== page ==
In this file:

 

·         NFU: Carbon Markets Contribute to Financial and Environmental Sustainability of Family Farm Agriculture

·         NPPC Supports Bill Helping Farmers Participate in Carbon Markets

 

 

Carbon Markets Contribute to Financial and Environmental Sustainability of Family Farm Agriculture

Larew Testifies Before Senate Ag on Growing Climate Solutions Act

 

Source: National Farmers Union (NFU)

Jun 24, 2020

 

WASHINGTON – As family farmers grapple with the dual crises of a global pandemic and climate change, carbon markets present a critical solution for both, according to National Farmers Union (NFU) President Rob Larew.

 

In testimony presented today to the U.S. Senate Committee on Agriculture, Nutrition and Forestry, Larew highlighted the many challenges the American agriculture industry is currently enduring. “Family farmers and ranchers face an uncertain economic future,” Larew said, citing low commodity prices and unstable export markets, both of which have been exacerbated by the COVID-19 pandemic. As a result, farmers are holding record levels of debt and declaring bankruptcy at the highest rate since 1981.

 

Though the pandemic has “roiled domestic markets and exposed weaknesses in the food supply chain and farm safety net,” ultimately, it is a relatively short-term problem that will likely be resolved within the next several years. Climate change, on the other hand, “is the single greatest long-term challenge facing family farmers and ranchers, rural communities, and global food security.” Rising average temperatures, shifting precipitation patterns, changing growing seasons, increasingly frequent and severe weather events, and rising sea levels are already making it more difficult to grow crops and raise livestock – difficulties that will only intensify over time.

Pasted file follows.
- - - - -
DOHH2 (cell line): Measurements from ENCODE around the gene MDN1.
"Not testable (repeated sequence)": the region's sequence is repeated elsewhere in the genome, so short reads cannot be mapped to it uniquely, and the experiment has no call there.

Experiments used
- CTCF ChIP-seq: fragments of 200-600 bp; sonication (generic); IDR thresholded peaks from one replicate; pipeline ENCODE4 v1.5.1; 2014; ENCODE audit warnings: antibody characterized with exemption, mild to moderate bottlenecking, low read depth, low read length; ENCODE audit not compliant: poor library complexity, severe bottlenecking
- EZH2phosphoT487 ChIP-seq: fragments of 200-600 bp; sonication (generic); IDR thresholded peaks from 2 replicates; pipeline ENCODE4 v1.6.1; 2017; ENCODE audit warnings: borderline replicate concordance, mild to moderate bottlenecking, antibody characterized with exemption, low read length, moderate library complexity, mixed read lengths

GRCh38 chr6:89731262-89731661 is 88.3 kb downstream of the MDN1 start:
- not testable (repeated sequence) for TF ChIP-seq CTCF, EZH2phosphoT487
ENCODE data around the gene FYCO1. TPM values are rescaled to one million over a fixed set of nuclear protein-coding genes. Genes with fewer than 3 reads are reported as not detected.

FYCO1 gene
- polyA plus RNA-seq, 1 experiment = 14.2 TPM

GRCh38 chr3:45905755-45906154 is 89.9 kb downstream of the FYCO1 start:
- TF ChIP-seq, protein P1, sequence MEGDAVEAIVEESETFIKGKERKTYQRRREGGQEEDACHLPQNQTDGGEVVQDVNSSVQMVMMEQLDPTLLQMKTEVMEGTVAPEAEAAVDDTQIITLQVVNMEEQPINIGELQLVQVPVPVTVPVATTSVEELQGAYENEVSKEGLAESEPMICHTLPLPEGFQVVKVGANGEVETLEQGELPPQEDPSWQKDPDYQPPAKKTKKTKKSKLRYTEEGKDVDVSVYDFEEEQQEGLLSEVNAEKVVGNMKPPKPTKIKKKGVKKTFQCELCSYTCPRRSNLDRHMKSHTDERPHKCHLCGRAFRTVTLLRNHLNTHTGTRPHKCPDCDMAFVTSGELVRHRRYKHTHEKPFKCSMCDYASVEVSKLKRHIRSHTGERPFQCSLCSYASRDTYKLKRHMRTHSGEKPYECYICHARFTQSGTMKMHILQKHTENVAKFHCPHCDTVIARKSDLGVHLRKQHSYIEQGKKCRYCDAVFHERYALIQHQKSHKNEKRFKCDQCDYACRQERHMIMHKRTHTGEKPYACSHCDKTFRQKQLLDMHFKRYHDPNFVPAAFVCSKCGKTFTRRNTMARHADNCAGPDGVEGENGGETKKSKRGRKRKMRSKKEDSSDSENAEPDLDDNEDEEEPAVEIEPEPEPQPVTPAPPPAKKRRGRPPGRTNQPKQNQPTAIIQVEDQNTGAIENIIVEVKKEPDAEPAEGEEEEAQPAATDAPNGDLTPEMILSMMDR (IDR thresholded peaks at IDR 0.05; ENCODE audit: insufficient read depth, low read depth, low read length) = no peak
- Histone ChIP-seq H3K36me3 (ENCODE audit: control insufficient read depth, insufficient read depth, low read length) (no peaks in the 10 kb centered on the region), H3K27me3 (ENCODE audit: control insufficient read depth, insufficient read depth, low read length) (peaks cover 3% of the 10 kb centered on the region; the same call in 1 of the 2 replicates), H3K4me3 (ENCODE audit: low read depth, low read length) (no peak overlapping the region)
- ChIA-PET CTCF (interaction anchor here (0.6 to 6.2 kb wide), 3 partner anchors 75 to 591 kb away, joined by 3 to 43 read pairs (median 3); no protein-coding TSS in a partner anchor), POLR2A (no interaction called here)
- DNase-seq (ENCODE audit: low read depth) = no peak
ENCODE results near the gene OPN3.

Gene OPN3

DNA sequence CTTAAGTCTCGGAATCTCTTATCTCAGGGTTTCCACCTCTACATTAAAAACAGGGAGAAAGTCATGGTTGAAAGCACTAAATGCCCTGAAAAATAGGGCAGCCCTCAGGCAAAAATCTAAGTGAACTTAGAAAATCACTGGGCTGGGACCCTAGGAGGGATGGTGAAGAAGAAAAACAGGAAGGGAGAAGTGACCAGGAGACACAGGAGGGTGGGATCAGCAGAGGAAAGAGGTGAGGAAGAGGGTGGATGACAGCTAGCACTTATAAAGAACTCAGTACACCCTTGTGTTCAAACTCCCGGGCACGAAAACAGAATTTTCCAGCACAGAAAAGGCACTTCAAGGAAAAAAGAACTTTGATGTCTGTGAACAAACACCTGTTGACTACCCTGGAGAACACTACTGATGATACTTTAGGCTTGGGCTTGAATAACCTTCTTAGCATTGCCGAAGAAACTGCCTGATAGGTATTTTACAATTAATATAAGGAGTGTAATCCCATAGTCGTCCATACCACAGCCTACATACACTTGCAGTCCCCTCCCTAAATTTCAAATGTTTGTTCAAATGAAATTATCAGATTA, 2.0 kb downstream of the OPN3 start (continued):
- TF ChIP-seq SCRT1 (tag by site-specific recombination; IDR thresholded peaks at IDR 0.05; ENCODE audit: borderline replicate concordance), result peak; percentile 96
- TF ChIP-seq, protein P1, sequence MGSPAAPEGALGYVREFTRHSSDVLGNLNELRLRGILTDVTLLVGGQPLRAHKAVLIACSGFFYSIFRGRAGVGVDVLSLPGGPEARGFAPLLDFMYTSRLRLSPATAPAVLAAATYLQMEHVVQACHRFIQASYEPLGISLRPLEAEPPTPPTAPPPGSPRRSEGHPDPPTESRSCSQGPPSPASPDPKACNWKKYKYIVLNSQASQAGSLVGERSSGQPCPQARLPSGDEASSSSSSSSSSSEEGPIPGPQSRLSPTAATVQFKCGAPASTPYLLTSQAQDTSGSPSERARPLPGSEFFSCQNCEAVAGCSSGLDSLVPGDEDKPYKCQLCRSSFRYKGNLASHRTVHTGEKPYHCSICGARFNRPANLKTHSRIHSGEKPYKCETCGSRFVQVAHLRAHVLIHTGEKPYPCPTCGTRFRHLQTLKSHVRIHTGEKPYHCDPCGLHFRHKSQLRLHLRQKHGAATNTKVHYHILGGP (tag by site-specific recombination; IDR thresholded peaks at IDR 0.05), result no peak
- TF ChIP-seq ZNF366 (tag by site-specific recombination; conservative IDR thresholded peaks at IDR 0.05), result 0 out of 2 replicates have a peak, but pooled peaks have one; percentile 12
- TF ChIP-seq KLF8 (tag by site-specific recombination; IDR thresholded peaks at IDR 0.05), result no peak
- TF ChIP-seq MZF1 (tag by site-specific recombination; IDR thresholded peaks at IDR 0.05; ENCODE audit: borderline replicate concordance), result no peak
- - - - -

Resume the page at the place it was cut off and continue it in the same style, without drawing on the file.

But the United States isn’t helpless to address the climate crisis; there are ways to adapt to and mitigate climate change, and “farmers and ranchers, if provided the right tools, can be a key part of a solution,” as Larew told the committee. Primarily, they can “reduce greenhouse gas emissions on a meaningful scale” through land management practices that build soil health and sequester atmospheric carbon. Coincidentally, these practices also promote farmland’s resilience to drought and flooding. On top of that, farmers can “contribute to a clean energy future thorough the production of renewable energy and biofuels, which will be key in ensuring the United States’ long-term energy security.”

 

These efforts, though effective, often require a considerable temporal and monetary investment, as well as technical expertise and labor, all of which may be particularly onerous for farmers to take on as they cope with the economic fallout of the pandemic. That’s where carbon markets come in. By creating “a sustainable revenue stream for farmers as they work to sequester carbon,” carbon markets can contribute to both the financial and environmental sustainability of family farm agriculture.

 

The Growing Climate Solutions Act, which would create a certification program for technical service providers to work with farmers as they implement practices to sequester carbon and sell the credits, is an important move towards establishing such markets. NFU endorsed the bipartisan bill when it was introduced earlier this month. In today’s testimony, Larew reiterated his support, indicating that that bill is a “sound first step in developing strong bipartisan climate policy for America’s family farmers and ranchers.”